Readers are returned to more persuasive ground with two informative essays by Martha Hollander and Amy Golahny. Hollander’s subject is Adriaen van de Venne’s captivating portrayal of a Cavalier at a Dressing Table (1631). The portrayal of a man primping himself at a dressing table is highly unusual, if not unique, within seventeenth-century Dutch genre painting. Hollander rightly interprets the picture as an ingenious parody of scenes of women engaged in the same activity. She buttresses her hypothesis with an impressive array of contemporary observations on grooming, fashions, (long) hairstyles, and masculinity. Golahny examines the fusion of genre and history in the art of Rembrandt van Rijn, the Dutch Republic’s greatest painter, though one not typically identified with genre painting. In essence, Golahny argues that the artist integrated daily life into his art in unconventional ways, especially to enhance the narratives of his history paintings and even his portraits. Her evidence is wide-ranging, involving his earliest paintings, representing the five senses; his magnificent portrait The Shipbuilder and His Wife (1633); a modest charcoal sketch of a blind beggar that was integrated repeatedly into historical subjects by the artist and his many pupils; and a fresh look at the harsh comments about the artist by his later critic, Andries Pels.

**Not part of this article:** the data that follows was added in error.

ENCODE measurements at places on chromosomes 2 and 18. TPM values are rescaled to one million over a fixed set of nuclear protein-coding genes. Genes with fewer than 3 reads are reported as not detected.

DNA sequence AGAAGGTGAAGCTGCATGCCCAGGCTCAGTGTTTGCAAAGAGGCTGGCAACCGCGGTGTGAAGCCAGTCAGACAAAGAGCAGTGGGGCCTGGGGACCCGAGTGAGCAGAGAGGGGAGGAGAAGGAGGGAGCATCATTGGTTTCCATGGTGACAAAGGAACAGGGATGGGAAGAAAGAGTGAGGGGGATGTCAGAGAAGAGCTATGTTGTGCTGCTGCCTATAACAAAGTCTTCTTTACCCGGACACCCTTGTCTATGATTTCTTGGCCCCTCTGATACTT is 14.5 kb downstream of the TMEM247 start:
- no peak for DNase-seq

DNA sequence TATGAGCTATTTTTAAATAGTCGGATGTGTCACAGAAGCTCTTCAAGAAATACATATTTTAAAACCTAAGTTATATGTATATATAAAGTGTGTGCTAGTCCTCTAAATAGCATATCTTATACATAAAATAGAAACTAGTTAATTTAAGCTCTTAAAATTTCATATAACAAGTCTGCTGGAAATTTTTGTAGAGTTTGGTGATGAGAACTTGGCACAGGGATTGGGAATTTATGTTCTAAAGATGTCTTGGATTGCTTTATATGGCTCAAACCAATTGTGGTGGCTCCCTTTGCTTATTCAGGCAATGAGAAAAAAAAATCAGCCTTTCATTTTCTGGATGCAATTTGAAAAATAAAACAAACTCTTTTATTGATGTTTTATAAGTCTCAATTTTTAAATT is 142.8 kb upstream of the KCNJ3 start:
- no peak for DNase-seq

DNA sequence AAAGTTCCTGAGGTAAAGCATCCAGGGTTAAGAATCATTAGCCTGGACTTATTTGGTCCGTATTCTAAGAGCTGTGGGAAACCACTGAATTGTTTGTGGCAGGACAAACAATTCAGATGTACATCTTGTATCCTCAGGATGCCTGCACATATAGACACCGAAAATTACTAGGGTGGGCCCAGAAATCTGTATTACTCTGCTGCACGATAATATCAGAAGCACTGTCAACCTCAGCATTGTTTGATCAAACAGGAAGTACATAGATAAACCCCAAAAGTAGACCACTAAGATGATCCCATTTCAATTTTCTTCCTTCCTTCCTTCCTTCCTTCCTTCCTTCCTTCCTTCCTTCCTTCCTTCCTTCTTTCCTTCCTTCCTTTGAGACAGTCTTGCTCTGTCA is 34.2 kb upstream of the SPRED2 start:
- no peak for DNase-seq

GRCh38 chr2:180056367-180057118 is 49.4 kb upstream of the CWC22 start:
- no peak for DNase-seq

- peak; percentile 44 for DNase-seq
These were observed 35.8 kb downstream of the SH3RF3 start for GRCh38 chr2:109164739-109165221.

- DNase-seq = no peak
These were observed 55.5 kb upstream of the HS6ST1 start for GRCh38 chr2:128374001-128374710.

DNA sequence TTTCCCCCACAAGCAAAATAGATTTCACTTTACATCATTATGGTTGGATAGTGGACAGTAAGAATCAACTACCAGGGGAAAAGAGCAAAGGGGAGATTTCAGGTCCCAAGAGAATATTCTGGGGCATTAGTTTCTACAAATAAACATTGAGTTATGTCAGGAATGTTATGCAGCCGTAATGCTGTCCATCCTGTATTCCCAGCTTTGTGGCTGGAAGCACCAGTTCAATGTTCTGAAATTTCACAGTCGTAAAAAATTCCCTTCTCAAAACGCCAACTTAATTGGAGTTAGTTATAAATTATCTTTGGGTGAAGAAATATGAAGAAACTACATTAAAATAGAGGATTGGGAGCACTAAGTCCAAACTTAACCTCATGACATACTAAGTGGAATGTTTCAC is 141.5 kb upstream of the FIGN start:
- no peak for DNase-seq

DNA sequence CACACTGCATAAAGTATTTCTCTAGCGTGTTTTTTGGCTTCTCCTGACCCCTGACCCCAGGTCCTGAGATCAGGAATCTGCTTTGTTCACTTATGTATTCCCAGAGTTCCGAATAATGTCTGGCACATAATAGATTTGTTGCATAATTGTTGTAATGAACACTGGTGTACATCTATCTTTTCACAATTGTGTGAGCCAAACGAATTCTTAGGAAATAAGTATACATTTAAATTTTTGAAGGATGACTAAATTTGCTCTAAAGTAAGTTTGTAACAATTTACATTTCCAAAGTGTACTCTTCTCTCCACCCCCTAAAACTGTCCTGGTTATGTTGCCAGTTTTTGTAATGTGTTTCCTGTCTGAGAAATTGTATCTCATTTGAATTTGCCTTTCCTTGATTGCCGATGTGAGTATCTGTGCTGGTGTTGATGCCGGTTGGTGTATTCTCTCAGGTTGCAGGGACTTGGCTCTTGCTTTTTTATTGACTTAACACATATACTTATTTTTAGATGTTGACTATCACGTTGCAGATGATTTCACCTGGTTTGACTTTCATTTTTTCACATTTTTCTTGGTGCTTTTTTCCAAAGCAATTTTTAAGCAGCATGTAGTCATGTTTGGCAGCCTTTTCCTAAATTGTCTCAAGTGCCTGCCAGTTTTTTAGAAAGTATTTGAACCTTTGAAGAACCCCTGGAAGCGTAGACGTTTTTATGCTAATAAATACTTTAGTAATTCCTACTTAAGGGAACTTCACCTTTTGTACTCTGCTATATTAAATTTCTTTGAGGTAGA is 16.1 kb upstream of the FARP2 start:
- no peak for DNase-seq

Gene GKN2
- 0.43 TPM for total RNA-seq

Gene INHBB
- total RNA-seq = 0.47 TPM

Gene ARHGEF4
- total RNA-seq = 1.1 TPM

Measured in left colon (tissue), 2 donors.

Alison M. Kettering contributed the final essay in the book, “The Rustic Still Life in Dutch Genre Painting: Bijwerck dat Verclaert.” Images of farmstead interiors, especially popular in Dutch art during the 1640s, are her specific focus. With their combination of figures and striking displays of comestibles and cookware, these pictures are actually hybrid works that feature “human and material worlds operating as an integrated system” (183). Rather than considering such paintings predominantly moralistic, Kettering expands the parameters of their multivalent interpretation, activated by the proclivities and frames of reference of their urban owners. Nevertheless, farmstead paintings were fictive, picturesque, and even nostalgic, generally evoking associations with nature’s profuseness and the industry of rural folk in presiding over it.
To varying degrees, the essays collected in this book all make contributions to ongoing scholarly debates concerning the nature and reception of genre imagery in early modern Northern Europe. It is disappointing that an essay focusing on genre prints was not included here, since such artworks were so integral to the topic at hand.
Professor, Department of Art and Music Histories, Syracuse University